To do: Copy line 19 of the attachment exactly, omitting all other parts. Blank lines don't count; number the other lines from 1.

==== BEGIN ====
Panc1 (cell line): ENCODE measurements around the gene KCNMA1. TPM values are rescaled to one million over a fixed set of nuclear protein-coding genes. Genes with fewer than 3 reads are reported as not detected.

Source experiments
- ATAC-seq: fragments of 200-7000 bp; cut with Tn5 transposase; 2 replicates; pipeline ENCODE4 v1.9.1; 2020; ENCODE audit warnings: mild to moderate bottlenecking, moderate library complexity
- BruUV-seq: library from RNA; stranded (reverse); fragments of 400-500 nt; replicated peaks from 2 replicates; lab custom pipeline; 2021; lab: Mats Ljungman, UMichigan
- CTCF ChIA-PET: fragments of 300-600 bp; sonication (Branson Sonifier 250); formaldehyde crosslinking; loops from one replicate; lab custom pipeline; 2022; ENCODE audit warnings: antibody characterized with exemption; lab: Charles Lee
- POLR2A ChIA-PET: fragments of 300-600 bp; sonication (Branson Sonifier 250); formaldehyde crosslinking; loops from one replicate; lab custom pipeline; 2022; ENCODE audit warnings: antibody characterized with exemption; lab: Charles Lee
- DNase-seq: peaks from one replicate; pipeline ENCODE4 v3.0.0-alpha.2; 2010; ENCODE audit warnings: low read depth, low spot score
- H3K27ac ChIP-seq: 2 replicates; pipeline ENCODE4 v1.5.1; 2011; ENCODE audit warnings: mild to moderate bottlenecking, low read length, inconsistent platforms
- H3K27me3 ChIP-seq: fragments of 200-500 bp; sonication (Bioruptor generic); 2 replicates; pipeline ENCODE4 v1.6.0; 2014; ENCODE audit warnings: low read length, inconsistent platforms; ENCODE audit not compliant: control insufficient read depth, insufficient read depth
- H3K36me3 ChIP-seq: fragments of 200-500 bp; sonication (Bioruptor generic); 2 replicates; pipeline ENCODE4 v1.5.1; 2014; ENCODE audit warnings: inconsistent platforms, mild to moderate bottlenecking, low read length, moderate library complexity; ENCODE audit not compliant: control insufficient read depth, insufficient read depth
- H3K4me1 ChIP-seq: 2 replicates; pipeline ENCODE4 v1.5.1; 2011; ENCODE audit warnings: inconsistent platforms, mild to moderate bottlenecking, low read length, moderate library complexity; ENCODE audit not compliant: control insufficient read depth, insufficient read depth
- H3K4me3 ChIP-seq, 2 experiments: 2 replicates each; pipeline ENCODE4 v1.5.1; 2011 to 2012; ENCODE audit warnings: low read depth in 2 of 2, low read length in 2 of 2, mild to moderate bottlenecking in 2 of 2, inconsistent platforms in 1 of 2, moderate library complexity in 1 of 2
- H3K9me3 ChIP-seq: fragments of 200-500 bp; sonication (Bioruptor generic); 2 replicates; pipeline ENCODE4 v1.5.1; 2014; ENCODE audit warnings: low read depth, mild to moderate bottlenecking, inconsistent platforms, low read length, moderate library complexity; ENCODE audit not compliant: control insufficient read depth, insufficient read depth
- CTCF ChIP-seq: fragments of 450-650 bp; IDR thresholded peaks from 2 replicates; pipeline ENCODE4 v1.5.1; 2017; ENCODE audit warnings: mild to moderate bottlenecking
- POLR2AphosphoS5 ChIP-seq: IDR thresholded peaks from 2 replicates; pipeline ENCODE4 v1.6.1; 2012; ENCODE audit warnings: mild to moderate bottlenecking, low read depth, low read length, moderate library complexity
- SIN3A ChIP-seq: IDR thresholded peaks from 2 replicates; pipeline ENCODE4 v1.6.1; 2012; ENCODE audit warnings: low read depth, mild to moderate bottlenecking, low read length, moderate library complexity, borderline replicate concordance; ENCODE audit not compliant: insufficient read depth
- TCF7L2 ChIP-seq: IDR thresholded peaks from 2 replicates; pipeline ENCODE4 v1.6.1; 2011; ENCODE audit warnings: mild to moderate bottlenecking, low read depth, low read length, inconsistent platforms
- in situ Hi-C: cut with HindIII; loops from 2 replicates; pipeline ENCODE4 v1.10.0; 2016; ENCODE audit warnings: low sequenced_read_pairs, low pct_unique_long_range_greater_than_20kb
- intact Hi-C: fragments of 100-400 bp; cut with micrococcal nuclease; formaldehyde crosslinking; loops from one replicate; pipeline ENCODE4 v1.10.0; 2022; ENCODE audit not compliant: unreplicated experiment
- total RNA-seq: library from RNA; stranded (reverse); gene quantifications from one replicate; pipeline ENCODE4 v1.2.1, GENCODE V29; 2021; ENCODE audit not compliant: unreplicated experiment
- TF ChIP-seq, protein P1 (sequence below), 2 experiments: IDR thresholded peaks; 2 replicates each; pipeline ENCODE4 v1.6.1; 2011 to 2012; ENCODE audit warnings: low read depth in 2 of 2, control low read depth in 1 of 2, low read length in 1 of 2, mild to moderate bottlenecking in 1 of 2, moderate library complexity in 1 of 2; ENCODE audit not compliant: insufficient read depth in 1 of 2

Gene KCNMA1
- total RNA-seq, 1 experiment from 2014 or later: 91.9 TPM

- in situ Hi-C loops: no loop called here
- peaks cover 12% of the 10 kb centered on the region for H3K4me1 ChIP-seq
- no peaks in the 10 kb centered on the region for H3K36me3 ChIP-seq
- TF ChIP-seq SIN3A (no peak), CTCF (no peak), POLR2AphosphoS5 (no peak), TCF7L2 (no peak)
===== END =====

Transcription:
- intact Hi-C: fragments of 100-400 bp; cut with micrococcal nuclease; formaldehyde crosslinking; loops from one replicate; pipeline ENCODE4 v1.10.0; 2022; ENCODE audit not compliant: unreplicated experiment